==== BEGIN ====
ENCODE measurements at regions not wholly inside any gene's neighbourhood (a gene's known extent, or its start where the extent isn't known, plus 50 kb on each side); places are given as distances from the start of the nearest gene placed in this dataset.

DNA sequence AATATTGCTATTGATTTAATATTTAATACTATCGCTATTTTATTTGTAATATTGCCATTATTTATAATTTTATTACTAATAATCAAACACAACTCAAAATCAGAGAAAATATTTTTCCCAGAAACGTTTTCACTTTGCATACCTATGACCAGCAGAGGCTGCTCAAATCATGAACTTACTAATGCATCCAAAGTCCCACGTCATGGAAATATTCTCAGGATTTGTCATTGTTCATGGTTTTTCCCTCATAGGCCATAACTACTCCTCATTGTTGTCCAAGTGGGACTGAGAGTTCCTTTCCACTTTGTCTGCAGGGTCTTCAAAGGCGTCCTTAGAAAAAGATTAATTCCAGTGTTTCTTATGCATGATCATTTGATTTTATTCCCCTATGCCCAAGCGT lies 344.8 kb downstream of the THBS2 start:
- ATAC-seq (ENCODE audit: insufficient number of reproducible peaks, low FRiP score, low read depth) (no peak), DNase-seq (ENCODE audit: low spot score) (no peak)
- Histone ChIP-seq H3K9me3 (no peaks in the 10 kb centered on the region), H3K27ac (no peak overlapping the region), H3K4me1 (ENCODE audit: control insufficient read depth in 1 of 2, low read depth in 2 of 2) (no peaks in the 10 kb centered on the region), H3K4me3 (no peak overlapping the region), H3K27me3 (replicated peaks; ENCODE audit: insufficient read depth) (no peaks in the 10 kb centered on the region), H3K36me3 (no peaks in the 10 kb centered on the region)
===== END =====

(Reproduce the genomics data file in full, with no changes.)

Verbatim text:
ENCODE measurements at regions not wholly inside any gene's neighbourhood (a gene's known extent, or its start where the extent isn't known, plus 50 kb on each side); places are given as distances from the start of the nearest gene placed in this dataset.

DNA sequence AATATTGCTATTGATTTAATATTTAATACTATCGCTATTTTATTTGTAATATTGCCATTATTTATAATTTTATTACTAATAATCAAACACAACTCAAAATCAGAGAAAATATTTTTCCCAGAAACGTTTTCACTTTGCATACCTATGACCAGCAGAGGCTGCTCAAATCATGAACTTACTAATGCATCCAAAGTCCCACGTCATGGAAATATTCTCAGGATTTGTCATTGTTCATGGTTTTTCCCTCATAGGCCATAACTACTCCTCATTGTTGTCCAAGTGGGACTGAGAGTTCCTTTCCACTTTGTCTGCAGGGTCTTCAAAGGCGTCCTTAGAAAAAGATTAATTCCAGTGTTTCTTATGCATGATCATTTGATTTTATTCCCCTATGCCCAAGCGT lies 344.8 kb downstream of the THBS2 start:
- ATAC-seq (ENCODE audit: insufficient number of reproducible peaks, low FRiP score, low read depth) (no peak), DNase-seq (ENCODE audit: low spot score) (no peak)
- Histone ChIP-seq H3K9me3 (no peaks in the 10 kb centered on the region), H3K27ac (no peak overlapping the region), H3K4me1 (ENCODE audit: control insufficient read depth in 1 of 2, low read depth in 2 of 2) (no peaks in the 10 kb centered on the region), H3K4me3 (no peak overlapping the region), H3K27me3 (replicated peaks; ENCODE audit: insufficient read depth) (no peaks in the 10 kb centered on the region), H3K36me3 (no peaks in the 10 kb centered on the region)